Friday, February 28, 2014

A Sketch in the Corner

Owen Bedraggled

This is just about the size that it is, on a corner of paper that is a portrait of someone else. For fun, I eschewed the small, round brushes until the very end and the irises, choosing to render 99% of this guy with a quarter inch flat. It can be done!

The gray shadows aren't really there, but some light must have sneaked by the scanner.

Tuesday, February 25, 2014

The Colorization of Uncle Abner

The old photo of Uncle Abner
(AKA: The photo of Old Uncle Abner)

The 9" x 12" watercolor on paper, creative color

Sunday, February 23, 2014

a Better, Better Benedict

It's funny, how a painting on the drafting table looks one way, and then, on the screen, after scanning, it can look so different. 
Seeing the last post's "Benedict" (and OH how I hate to show this again!)...
 ...washed out and pale, blaaaaah...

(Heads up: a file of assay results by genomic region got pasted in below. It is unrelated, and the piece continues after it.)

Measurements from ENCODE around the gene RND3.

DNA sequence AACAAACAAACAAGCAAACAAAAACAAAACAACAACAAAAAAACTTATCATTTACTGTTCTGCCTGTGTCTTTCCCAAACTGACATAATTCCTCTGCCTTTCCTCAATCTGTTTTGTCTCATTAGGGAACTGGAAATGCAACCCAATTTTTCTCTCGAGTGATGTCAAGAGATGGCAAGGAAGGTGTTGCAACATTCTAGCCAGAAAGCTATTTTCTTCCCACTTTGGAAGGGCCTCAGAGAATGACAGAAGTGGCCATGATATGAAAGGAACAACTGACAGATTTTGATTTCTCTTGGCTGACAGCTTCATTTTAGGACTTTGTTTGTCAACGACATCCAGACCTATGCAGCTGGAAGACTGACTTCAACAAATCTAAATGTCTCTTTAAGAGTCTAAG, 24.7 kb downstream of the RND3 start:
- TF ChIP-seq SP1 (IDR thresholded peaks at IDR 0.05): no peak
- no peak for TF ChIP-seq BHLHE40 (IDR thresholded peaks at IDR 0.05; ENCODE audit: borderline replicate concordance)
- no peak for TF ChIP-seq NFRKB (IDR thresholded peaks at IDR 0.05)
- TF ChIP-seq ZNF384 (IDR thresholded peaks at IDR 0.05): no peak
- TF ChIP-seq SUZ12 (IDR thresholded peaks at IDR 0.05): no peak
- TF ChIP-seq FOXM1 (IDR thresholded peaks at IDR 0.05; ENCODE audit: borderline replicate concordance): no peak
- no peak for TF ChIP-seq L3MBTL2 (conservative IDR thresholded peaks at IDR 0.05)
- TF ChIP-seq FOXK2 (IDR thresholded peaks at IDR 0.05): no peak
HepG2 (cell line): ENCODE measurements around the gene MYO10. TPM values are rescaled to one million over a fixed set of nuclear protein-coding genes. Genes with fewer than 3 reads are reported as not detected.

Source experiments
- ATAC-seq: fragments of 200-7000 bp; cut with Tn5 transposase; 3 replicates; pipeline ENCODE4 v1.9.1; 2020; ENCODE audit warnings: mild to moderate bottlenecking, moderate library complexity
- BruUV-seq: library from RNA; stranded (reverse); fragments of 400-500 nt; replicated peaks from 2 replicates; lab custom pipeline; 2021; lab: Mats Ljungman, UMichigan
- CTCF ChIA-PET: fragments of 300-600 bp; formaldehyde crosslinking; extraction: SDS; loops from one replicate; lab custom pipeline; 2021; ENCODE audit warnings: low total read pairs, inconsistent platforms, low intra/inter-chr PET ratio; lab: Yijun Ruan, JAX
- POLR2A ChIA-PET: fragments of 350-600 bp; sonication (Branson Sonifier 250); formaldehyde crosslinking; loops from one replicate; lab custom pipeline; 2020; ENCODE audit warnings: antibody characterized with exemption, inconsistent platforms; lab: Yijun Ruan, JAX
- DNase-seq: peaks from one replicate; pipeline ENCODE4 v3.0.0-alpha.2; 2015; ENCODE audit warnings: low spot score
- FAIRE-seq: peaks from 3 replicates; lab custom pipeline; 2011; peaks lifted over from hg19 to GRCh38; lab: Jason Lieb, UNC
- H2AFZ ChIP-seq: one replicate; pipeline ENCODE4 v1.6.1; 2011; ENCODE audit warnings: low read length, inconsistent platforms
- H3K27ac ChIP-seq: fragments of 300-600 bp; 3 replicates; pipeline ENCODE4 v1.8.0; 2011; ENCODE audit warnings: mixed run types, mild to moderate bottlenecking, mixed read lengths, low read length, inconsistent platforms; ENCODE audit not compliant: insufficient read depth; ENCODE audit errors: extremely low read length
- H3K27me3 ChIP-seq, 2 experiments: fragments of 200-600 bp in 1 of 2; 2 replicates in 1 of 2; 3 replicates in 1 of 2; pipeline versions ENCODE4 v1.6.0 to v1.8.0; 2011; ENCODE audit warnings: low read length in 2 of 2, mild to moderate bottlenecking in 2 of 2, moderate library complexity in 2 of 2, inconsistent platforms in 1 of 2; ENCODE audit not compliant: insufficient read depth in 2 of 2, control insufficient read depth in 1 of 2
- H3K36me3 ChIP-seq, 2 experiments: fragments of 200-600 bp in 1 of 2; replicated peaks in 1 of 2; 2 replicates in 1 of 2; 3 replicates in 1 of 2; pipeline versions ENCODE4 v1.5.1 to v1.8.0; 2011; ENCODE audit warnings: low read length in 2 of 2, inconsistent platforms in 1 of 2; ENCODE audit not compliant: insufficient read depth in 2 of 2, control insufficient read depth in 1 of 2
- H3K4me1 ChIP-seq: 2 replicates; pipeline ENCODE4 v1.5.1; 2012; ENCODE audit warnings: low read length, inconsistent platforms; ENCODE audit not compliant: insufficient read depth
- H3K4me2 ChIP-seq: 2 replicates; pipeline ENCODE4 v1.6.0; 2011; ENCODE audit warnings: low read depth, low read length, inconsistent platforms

prompted me to throw some more paint at him.
(Maybe too much, in the hair. I ought to try for more transparency.)
about 10" x 14", watercolor on an old, textured, ivory mat board
Still not great, but Better.
Thanks for reading.

Friday, February 14, 2014

A Better Benedict--for Juli

watercolor on a scrap of mat board, 10" x 14"

While this looks even less like the actual subject than my last post's pencil sketch, it is a little more lively! (And I couldn't bear for that last sketch to be the thing that pops up on my blog.)

One of those quick & dirty, fun watercolor works--
as usual, with too much chin.

Wednesday, February 5, 2014

Fighting Lighting

drawn with my hunky, don't-even-try-to-add-details, graphite crayon
I've had some success in painting oil sketches based on the works of artists that I admire. I haven't posted any, because it just wouldn't be right. I have attempted to translate that success into painting friends and family members, using available photos as reference. 

The translation has been a fail. 

But as I was watching Sherlock the other night, as usual, thinking about the portrait sketches I might make, later, from paused scenes, it hit me that--Dramatic Lighting!--is important. My photo references, taken with a cheap camera that refuses NOT to flash with every exposure, is thwarting my efforts!

Most of his face hit the paper almost magically, very quickly and without much effort. However, that eye had to be erased and repositioned, and as you can see, the magic had timed out.

Maybe, with concerted effort, I can learn to turn off the flash.